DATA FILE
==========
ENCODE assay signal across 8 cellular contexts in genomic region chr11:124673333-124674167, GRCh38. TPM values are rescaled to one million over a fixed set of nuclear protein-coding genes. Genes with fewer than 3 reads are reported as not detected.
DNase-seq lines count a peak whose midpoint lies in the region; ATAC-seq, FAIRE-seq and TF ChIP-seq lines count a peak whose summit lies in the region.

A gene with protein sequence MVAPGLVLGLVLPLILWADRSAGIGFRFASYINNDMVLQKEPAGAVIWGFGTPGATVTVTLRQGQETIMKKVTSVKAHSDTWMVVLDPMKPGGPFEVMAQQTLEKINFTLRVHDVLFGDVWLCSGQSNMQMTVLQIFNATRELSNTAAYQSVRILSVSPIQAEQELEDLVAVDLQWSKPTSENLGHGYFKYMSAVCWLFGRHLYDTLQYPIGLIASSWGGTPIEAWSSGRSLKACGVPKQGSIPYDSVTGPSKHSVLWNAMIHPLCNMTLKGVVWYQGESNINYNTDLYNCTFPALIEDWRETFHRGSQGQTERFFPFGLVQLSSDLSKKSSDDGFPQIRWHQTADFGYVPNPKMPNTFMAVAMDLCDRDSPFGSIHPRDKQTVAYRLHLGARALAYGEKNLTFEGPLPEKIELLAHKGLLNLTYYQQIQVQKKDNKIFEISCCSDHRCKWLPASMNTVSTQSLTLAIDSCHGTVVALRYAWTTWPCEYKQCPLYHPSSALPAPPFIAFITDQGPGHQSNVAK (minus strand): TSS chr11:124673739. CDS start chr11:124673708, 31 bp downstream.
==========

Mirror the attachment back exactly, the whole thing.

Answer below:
ENCODE assay signal across 8 cellular contexts in genomic region chr11:124673333-124674167, GRCh38. TPM values are rescaled to one million over a fixed set of nuclear protein-coding genes. Genes with fewer than 3 reads are reported as not detected.
DNase-seq lines count a peak whose midpoint lies in the region; ATAC-seq, FAIRE-seq and TF ChIP-seq lines count a peak whose summit lies in the region.

A gene with protein sequence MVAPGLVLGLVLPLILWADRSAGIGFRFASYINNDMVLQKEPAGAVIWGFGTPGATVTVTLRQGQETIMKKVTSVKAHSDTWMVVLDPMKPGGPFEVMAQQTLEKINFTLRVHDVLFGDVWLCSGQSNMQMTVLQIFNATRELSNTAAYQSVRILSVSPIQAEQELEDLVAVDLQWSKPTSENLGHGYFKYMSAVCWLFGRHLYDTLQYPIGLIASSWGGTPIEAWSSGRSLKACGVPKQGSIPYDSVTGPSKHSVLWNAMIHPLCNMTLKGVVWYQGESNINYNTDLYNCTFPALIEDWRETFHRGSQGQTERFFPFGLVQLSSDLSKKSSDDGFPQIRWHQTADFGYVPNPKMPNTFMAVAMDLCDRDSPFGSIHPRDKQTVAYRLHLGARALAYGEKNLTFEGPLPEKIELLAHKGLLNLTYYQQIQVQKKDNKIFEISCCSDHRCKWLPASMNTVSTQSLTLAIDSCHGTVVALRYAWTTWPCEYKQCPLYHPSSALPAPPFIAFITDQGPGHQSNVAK (minus strand): TSS chr11:124673739. CDS start chr11:124673708, 31 bp downstream.